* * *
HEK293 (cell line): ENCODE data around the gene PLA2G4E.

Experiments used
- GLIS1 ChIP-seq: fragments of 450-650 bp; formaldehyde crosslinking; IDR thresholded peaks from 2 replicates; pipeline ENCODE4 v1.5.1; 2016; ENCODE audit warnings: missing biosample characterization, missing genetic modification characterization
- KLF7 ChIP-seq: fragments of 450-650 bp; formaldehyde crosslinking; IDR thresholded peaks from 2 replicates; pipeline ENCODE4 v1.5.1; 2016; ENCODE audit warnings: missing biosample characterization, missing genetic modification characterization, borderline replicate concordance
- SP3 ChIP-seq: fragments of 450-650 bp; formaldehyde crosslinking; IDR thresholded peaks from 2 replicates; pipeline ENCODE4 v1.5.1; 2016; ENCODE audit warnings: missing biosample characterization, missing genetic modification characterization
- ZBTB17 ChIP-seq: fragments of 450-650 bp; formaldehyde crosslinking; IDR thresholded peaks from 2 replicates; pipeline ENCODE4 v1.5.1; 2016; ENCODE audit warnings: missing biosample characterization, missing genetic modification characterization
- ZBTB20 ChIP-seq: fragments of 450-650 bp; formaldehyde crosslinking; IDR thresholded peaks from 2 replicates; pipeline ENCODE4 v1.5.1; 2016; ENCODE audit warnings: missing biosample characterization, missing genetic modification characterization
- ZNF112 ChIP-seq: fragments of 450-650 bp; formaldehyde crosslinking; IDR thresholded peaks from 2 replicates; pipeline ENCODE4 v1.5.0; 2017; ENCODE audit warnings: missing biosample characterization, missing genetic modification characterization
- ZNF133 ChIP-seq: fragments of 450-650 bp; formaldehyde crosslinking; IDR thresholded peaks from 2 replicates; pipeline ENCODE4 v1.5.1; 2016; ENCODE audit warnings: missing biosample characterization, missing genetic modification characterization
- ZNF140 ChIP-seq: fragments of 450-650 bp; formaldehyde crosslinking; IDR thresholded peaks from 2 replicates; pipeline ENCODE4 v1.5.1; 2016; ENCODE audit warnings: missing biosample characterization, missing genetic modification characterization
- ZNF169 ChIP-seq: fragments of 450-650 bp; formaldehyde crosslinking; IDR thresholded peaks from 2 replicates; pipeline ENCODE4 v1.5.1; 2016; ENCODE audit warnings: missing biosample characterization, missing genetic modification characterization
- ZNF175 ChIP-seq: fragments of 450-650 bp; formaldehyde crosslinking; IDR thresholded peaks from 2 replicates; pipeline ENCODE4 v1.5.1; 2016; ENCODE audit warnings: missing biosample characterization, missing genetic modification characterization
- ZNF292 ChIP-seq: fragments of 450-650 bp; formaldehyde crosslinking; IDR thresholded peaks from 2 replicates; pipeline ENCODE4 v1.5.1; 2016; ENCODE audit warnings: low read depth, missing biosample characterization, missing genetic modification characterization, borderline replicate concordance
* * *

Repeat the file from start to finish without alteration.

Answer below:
HEK293 (cell line): ENCODE data around the gene PLA2G4E.

Experiments used
- GLIS1 ChIP-seq: fragments of 450-650 bp; formaldehyde crosslinking; IDR thresholded peaks from 2 replicates; pipeline ENCODE4 v1.5.1; 2016; ENCODE audit warnings: missing biosample characterization, missing genetic modification characterization
- KLF7 ChIP-seq: fragments of 450-650 bp; formaldehyde crosslinking; IDR thresholded peaks from 2 replicates; pipeline ENCODE4 v1.5.1; 2016; ENCODE audit warnings: missing biosample characterization, missing genetic modification characterization, borderline replicate concordance
- SP3 ChIP-seq: fragments of 450-650 bp; formaldehyde crosslinking; IDR thresholded peaks from 2 replicates; pipeline ENCODE4 v1.5.1; 2016; ENCODE audit warnings: missing biosample characterization, missing genetic modification characterization
- ZBTB17 ChIP-seq: fragments of 450-650 bp; formaldehyde crosslinking; IDR thresholded peaks from 2 replicates; pipeline ENCODE4 v1.5.1; 2016; ENCODE audit warnings: missing biosample characterization, missing genetic modification characterization
- ZBTB20 ChIP-seq: fragments of 450-650 bp; formaldehyde crosslinking; IDR thresholded peaks from 2 replicates; pipeline ENCODE4 v1.5.1; 2016; ENCODE audit warnings: missing biosample characterization, missing genetic modification characterization
- ZNF112 ChIP-seq: fragments of 450-650 bp; formaldehyde crosslinking; IDR thresholded peaks from 2 replicates; pipeline ENCODE4 v1.5.0; 2017; ENCODE audit warnings: missing biosample characterization, missing genetic modification characterization
- ZNF133 ChIP-seq: fragments of 450-650 bp; formaldehyde crosslinking; IDR thresholded peaks from 2 replicates; pipeline ENCODE4 v1.5.1; 2016; ENCODE audit warnings: missing biosample characterization, missing genetic modification characterization
- ZNF140 ChIP-seq: fragments of 450-650 bp; formaldehyde crosslinking; IDR thresholded peaks from 2 replicates; pipeline ENCODE4 v1.5.1; 2016; ENCODE audit warnings: missing biosample characterization, missing genetic modification characterization
- ZNF169 ChIP-seq: fragments of 450-650 bp; formaldehyde crosslinking; IDR thresholded peaks from 2 replicates; pipeline ENCODE4 v1.5.1; 2016; ENCODE audit warnings: missing biosample characterization, missing genetic modification characterization
- ZNF175 ChIP-seq: fragments of 450-650 bp; formaldehyde crosslinking; IDR thresholded peaks from 2 replicates; pipeline ENCODE4 v1.5.1; 2016; ENCODE audit warnings: missing biosample characterization, missing genetic modification characterization
- ZNF292 ChIP-seq: fragments of 450-650 bp; formaldehyde crosslinking; IDR thresholded peaks from 2 replicates; pipeline ENCODE4 v1.5.1; 2016; ENCODE audit warnings: low read depth, missing biosample characterization, missing genetic modification characterization, borderline replicate concordance